Authors Aron Schoenfeld and Sam Krichevsky are co-founders of TanZ Entertainment Group, which creates novel experiences to connect audiences with creators.
As entrepreneurs, we often look for an untapped market or "blue ocean" opportunity to make our mark. The path less traveled, right? But if your passion and experience direct you right into the middle of a crowded, top-heavy industry, do you pack it up and go home? Or do you jump feet first into an established industry with a fresh approach to your original idea, and apply your hard-earned skill set to make it work?
There was never a question about which industry we would want to make our mark in -- we've been passionate about the music industry our entire lives. Early on, we decided to target the $6.2 billion electronic music space because we recognized that evolving tastes and the appetite for fresh experiences could elevate dance music to new heights. And we saw room for innovation and new ideas.
There are many good reasons for choosing to start a new venture in an already crowded market. We are still in the early stages of what will certainly be a very long journey. We've learned a great deal already, but three key tenets stand out. Whether it's music, technology, service or any other crowded industry, every entrepreneur should consider the following when launching a new venture in a crowded market:
- Be unique and think toward the future. This may seem obvious, but in many industries the easy path is to copy what works. That's not an eye to the future, and long-term growth can be limited by fierce competition. Instead, look for opportunities to enhance or entirely rethink a product or experience. In our case, it meant rethinking the electronic dance music experience by blending it with a symphony. We repeatedly heard that you can't mix the old and new. ButElectronic Symphonic is now a thing, complete with a live experience, album and budding fan base.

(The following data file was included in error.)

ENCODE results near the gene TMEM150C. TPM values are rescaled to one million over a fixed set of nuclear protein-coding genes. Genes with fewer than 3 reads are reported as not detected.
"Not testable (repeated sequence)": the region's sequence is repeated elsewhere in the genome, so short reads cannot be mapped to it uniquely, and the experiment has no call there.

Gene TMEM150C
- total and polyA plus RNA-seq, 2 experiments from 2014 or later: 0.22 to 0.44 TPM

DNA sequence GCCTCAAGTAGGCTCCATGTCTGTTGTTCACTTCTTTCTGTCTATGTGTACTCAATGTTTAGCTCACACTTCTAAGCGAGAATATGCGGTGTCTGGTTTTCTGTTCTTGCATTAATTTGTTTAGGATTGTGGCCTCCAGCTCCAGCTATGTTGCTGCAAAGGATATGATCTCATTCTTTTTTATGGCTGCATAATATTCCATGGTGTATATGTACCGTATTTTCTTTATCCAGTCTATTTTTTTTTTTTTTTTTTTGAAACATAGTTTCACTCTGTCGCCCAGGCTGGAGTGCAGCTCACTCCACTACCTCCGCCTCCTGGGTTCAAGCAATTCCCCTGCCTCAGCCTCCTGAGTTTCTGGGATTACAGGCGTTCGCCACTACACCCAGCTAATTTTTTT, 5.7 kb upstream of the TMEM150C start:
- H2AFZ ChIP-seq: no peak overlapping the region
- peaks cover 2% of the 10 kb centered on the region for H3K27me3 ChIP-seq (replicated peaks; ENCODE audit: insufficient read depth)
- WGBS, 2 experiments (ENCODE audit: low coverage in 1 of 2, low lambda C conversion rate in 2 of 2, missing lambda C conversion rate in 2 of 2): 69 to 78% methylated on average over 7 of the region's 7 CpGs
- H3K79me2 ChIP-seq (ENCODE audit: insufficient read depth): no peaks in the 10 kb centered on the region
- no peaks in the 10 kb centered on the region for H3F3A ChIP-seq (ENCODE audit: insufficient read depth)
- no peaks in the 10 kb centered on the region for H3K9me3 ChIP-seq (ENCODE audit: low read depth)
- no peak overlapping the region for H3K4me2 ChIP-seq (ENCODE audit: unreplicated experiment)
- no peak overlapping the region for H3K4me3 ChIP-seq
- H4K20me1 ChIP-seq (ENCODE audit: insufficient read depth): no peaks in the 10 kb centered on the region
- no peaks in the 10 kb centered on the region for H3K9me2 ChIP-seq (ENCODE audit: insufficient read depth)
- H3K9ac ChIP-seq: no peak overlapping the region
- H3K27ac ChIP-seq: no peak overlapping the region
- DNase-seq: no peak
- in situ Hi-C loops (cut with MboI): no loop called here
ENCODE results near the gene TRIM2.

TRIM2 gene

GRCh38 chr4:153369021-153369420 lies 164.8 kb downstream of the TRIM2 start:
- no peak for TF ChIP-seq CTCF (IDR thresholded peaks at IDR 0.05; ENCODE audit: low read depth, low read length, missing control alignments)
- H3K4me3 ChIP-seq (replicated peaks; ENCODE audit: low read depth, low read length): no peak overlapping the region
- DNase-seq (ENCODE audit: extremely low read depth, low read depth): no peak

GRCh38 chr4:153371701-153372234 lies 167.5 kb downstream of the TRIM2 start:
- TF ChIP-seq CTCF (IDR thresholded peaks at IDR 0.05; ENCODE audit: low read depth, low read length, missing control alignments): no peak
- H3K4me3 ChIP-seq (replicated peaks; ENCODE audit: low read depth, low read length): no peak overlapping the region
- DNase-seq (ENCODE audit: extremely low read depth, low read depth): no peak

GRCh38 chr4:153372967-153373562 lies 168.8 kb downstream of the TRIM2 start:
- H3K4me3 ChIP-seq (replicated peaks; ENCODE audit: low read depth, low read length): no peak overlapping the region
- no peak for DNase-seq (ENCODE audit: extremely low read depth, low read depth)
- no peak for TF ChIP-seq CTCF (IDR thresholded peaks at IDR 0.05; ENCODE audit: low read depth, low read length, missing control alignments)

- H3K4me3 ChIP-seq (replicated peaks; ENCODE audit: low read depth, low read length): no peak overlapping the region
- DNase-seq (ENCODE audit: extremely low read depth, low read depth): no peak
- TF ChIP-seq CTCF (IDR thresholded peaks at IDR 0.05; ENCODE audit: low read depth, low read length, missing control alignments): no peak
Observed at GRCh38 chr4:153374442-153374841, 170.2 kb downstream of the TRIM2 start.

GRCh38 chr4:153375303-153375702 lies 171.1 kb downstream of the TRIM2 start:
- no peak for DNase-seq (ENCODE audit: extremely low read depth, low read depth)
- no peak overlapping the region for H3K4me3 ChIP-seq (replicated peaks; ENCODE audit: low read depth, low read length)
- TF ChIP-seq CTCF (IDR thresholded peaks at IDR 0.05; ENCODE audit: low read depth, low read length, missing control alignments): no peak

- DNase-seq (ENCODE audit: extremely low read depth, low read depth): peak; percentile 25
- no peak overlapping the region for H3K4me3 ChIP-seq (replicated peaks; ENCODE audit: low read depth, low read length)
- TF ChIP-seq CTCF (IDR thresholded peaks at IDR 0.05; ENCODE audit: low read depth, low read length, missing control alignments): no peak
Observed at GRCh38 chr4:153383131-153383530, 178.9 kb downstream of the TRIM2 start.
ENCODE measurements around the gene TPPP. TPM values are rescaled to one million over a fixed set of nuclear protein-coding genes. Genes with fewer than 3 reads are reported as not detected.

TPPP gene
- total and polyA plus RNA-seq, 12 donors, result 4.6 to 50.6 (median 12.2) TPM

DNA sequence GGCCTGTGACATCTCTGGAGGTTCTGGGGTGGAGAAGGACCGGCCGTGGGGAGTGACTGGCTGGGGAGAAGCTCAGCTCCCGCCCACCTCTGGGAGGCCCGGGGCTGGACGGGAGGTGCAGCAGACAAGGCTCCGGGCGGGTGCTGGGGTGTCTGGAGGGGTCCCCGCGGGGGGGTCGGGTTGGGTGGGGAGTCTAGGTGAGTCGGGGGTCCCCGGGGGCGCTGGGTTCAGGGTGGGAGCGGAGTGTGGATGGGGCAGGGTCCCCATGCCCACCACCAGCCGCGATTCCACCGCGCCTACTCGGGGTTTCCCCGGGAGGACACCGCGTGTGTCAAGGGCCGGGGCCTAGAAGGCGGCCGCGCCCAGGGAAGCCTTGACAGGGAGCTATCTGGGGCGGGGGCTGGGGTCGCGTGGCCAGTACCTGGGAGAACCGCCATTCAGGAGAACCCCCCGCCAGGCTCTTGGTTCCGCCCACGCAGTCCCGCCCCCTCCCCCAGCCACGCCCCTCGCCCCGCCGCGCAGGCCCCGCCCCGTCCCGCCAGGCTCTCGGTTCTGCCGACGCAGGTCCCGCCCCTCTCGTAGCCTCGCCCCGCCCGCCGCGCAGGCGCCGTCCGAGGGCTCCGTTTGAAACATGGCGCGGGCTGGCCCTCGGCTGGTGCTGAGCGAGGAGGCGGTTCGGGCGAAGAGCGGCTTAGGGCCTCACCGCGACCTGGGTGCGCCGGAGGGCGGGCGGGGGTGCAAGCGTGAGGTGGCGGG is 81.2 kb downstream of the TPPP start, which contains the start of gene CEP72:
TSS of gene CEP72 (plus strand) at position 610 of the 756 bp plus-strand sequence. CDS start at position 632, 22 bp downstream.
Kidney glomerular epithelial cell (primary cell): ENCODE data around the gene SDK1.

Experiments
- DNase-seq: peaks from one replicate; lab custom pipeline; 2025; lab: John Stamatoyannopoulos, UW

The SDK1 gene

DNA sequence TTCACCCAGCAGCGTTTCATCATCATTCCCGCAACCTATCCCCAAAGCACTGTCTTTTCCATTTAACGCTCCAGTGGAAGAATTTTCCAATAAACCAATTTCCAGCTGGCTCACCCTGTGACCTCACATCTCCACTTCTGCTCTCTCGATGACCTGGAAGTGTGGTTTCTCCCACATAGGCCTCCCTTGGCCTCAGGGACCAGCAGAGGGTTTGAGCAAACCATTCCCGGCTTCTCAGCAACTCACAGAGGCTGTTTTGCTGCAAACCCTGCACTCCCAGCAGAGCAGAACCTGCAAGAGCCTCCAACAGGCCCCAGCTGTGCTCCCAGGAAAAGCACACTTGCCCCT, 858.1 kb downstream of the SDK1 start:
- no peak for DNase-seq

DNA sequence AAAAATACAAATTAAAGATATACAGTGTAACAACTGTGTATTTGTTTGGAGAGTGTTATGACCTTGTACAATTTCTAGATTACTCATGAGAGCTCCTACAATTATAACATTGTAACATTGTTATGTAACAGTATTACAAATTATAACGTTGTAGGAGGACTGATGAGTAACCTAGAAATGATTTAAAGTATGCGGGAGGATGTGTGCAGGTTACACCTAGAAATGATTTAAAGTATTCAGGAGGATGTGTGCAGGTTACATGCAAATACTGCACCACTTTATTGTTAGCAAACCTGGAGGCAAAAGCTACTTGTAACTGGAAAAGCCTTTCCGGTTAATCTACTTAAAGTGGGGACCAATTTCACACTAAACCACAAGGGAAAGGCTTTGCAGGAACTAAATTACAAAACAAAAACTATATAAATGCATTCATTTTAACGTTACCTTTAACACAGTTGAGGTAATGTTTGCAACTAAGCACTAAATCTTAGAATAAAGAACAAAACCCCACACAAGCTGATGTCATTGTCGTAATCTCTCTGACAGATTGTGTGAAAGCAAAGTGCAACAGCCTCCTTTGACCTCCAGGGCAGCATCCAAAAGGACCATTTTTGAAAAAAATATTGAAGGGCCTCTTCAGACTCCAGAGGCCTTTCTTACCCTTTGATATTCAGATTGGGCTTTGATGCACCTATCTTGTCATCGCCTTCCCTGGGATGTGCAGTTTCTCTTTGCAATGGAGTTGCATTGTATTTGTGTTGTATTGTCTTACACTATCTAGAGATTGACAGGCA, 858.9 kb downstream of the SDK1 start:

- Align with established players. As with many successful industries, there are well-funded and well-established brands. Seek them out. Look for opportunities to partner. It's often a mutually beneficial experience. They need a fresh perspective and new ideas, while you need visibility or industry credibility. There's typically far less risk for them, and huge upside for you when it works.
- Don't be afraid to go big. When you're playing in a very big sandbox, you need to establish your turf. As entrepreneurs, we have many big ideas, but acting on them can be tricky. If you've got the right idea and are aligned with the right partner, then don't stop there. In our case, it meant teaming up with one of the largest music conferences. It provides us with an enthusiastic audience and credibility, while for them it brings a fresh approach to a familiar experience.
Every great venture starts with a great idea. But unfortunately, many of those ideas never get any further when the thought of navigating a crowded market seems too daunting. Don't let that stop you. There's no market too crowded for the next great idea if you do it right.